The following article by Gavin Daly appeared in the Sunday Times on 8th May 2016.
It was May 2010 when Donald Fitzmaurice first decided to test his “vague idea” for a company that would combine emerging markets, mobile technology and big brands. A background in tech investment got him in front of John Coombs, managing director of Unilever Ventures, an investment wing of the brand giant.
Coombs liked the idea of using mobile phones to connect consumers directly to brands but wanted to see it work. “He said, ‘I have some good friends in South Africa. Go down there, show them this idea and see what they say,’” says Fitzmaurice.
He jumped on the plane to meet Unilever South Africa, and told them Coombs had agreed to fund the new venture if they liked the premise. “They bought this off three PowerPoint slides in the Mugg & Bean coffee shop in Johannesburg airport,” he says.
Then, with a purchase order in his pocket, he went back and turned the tables on Coombs. “We pushed it very, very close to the wind,” he says.
Unilever put up an initial €3.5m and Brandtone was born. Six years on, the company has operations in 12 countries, all emerging markets, from Kenya and Nigeria to Russia and Brazil. It runs marketing campaigns for big brands, including Unilever and PepsiCo, where consumers who hand over personal data are rewarded with phone credit top-ups and other goodies.
The opt-in rates from consumers typically surpass 80%, says Fitzmaurice, showing off the analytics behind some of the campaigns in Brandtone HQ in Dublin. In developed markets such as Ireland, he says, big brands have virtually no direct relationship with customers because retailers are stuck in the middle. “Brands have been disintermediated by big retailers, who kill them on [profit] margin. They are absolutely determined this is not going to happen to them in developing markets.”
Brandtone delivers the relationship with the customer, as well as analysis on their demographics and spending habits. Its database of millions of “profiled” consumers is clearly valuable. Since his Mugg & Bean visit, Brandtone has raised €38m in funding, with Verlinvest, an investment group founded by the owners of Anheuser-Busch, and agritech group Syngenta joining Unilever Ventures on the shareholder register.
Revenues are running at more than €20m a year and the company employs 130 people, including 70 in Dublin. Last year, Fitzmaurice and Brandtone co-founder Padraig McBride picked up an EY Entrepreneur of the Year award. The 52-year-old has had a varied entrepreneurial path and he starts at the start — the very start.
One grandfather, Gerald Fitzmaurice, fought in the 1916 Rising and was later interned in Wales, he says. The other was the chief engineer in the ESB. “Growing up, we were given a sense that you’re here to contribute to building Ireland, not just for yourself, but for others,” he says. His late father, Vincent, worked in various businesses and at the forerunner to Enterprise Ireland. His mother, Eithne, a hale and hearty 79-year-old, was a singer and musician.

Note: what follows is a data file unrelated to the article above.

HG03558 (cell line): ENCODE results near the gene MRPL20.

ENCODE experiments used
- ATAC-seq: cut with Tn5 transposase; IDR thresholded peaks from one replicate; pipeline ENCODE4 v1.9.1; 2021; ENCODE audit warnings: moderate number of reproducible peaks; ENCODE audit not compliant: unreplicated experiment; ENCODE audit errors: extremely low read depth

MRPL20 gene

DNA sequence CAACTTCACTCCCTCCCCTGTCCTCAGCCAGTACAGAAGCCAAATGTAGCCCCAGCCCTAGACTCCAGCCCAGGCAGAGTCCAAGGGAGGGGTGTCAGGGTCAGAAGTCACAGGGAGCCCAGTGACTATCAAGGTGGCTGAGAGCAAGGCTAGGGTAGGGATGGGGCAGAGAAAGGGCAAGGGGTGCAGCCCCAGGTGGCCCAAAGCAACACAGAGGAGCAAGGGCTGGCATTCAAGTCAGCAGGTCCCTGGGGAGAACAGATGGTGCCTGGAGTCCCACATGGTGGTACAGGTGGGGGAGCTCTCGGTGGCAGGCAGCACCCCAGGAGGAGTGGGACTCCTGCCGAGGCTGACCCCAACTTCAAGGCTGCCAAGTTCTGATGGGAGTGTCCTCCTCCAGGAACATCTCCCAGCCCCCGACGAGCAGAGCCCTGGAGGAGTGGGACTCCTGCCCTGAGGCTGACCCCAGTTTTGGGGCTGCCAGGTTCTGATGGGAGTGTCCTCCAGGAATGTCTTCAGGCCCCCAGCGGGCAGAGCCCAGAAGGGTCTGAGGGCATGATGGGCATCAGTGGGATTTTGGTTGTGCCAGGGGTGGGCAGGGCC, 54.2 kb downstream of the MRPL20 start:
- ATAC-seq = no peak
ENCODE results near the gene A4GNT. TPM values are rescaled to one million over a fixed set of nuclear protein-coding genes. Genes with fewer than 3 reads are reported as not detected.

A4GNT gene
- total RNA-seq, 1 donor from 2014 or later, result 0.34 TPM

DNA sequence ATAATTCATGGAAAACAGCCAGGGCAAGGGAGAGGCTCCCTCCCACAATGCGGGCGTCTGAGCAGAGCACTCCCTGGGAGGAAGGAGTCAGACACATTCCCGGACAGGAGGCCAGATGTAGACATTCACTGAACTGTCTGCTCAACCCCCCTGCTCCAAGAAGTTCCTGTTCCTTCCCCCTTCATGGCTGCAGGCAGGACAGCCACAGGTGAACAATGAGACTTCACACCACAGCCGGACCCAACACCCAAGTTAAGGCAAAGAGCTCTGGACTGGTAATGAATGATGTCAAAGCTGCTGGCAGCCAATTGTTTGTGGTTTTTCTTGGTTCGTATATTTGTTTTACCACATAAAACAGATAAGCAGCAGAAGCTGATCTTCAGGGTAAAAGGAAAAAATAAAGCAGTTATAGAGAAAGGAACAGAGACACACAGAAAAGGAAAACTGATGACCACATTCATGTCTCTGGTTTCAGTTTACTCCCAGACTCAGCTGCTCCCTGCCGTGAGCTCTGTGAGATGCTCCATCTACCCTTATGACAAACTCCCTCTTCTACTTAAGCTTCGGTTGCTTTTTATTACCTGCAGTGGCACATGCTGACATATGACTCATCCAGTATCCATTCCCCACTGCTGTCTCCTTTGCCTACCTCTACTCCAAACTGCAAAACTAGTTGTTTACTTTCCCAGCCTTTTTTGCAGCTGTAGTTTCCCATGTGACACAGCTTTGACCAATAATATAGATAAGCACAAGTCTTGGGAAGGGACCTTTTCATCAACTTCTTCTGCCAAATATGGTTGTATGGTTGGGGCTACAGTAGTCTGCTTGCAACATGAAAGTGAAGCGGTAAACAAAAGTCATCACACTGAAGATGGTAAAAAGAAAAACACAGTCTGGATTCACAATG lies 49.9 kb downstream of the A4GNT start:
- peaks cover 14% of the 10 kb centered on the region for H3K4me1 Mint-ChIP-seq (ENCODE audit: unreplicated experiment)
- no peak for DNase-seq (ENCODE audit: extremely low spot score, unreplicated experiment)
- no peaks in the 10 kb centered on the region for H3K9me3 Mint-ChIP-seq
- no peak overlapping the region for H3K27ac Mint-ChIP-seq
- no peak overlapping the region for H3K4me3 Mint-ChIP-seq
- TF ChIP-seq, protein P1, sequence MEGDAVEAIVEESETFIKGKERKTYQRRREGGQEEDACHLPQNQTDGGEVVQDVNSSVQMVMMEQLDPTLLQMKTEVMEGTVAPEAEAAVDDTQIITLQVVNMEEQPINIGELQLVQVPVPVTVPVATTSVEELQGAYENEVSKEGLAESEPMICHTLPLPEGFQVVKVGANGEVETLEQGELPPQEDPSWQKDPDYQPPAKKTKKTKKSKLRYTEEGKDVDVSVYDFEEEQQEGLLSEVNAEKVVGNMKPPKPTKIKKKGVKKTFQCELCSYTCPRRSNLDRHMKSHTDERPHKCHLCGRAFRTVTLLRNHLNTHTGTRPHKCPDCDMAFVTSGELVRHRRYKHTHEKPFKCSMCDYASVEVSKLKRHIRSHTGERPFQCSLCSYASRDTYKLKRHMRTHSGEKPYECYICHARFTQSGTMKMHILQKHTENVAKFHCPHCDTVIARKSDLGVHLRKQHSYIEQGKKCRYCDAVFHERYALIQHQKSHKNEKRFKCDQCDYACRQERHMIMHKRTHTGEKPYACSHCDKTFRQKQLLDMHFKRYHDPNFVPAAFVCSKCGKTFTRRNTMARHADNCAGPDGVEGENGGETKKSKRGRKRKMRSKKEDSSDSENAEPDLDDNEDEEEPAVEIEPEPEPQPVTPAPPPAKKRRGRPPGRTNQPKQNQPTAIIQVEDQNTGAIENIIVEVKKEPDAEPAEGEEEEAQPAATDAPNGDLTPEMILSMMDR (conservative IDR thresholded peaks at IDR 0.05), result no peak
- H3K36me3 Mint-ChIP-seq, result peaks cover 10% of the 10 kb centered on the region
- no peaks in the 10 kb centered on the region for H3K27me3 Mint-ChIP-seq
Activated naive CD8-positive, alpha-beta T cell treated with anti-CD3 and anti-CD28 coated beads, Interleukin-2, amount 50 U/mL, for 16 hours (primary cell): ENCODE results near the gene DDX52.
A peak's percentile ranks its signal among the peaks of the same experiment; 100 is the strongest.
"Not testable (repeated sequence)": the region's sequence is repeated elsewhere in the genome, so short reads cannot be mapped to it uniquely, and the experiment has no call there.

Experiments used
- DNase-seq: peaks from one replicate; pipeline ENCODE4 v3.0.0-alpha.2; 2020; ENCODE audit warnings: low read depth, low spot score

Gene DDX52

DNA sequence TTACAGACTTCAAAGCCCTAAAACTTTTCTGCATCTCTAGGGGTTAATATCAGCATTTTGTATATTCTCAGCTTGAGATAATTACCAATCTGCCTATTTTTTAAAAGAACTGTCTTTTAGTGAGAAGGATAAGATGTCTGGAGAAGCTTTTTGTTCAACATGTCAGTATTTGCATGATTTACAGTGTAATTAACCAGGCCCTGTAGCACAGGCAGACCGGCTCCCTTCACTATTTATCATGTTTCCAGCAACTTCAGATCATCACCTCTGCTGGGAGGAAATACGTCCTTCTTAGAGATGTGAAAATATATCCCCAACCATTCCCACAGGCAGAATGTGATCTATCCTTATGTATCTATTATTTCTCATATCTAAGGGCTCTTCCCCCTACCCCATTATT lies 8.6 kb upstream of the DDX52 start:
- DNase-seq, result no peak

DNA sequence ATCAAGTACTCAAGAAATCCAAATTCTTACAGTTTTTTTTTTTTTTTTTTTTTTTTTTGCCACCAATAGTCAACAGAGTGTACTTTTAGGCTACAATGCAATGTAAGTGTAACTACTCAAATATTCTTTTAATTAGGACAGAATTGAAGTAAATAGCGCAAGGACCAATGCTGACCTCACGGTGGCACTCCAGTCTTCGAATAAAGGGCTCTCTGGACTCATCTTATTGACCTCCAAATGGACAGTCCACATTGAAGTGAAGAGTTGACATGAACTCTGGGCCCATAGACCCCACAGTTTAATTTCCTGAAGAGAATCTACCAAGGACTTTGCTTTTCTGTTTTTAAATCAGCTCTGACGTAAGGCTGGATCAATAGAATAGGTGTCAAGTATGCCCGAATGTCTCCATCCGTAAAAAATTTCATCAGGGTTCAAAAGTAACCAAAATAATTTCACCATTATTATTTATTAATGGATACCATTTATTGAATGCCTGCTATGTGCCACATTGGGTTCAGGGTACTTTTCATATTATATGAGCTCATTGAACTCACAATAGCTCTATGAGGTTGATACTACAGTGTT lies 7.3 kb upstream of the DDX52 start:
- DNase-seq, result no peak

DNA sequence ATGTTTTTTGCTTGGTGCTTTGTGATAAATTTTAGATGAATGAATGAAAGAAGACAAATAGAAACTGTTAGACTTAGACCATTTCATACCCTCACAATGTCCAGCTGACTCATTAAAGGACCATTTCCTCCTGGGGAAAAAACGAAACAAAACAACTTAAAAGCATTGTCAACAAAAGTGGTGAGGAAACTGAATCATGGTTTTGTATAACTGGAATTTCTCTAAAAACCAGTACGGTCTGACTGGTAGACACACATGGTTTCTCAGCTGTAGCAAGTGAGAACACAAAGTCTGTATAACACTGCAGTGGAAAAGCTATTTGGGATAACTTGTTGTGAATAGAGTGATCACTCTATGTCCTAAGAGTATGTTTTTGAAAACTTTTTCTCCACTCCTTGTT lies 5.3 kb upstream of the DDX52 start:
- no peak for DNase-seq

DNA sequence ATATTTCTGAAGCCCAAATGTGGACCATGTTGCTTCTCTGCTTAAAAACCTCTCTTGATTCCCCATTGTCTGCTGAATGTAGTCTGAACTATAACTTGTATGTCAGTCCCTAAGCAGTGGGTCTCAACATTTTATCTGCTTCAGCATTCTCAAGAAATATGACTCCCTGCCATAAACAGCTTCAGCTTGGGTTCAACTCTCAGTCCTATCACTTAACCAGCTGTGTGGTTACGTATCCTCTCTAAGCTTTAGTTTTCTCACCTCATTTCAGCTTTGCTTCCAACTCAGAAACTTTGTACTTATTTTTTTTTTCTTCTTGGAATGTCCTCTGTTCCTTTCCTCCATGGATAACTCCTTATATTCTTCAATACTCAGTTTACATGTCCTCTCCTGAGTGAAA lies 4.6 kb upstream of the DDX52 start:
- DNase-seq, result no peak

One of three children, Fitzmaurice grew up in Raheny, a solidly middle-class Dublin suburb, and went to University College Dublin (UCD) for a degree and PhD in chemistry. A professor there, Hector Rubalcava, a California native who had worked at jet propulsion labs in the US, was an early and lasting influence.“He was very thoughtful and very brilliant,” he says. “He gave great training in logical thought.”
Rubalcava encouraged Fitzmaurice “to look further afield” after he graduated from UCD in 1988, when the unemployment rate was close to 20%. At 25, Fitzmaurice landed as a post-doctoral fellow at Berkeley University in California, one of the best chemistry schools in the world. “It’s the only place I know that has a special car park for Nobel prize winners,” he says. He worked under George Pimentel, “a giant of chemical physics” who invented the chemical laser.
Pimentel had worked on the Manhattan Project in the 1940s, served on US submarines and done two years of astronaut training before being ruled out for a retina defect. “He won everything bar the Nobel prize — and he was red-hot favourite for that,” says Fitzmaurice.
After Pimentel died in 1989, Fitzmaurice worked with Heinz Frei, who did pioneering work on low-energy photochemistry. He rates the top scientists on a par with artists for genius and creativity.
For three years, he lived in the north Berkeley hills, overlooking San Francisco Bay, and played softball and rugby — and worked hard.
“Berkeley is like an Olympic village for chemists. It’s only when you leave that you realise how hard you were pushed, and how
hard you worked.”
He came back to the UCD chemistry department in the early 1990s, via a year at a research university in Lausanne, Switzerland. At UCD, he assembled a sizeable research group of 25 staff, post-doctoral researchers and students, and proved adept at pulling in research funding. “People will tell you we don’t have the resources for great research,” he says.“That’s bollocks, that’s an excuse.”
He has more than 150 publications and several patents to his name, and is still the most cited scientist in UCD chemistry school research. In 2005, he was awarded the Institute of Chemistry’s Boyle Higgins gold medal for an outstanding contribution to the advancement of chemistry. “On balance, the university got good value out of me,” he says. After a pause: “Well, it was at least a draw.”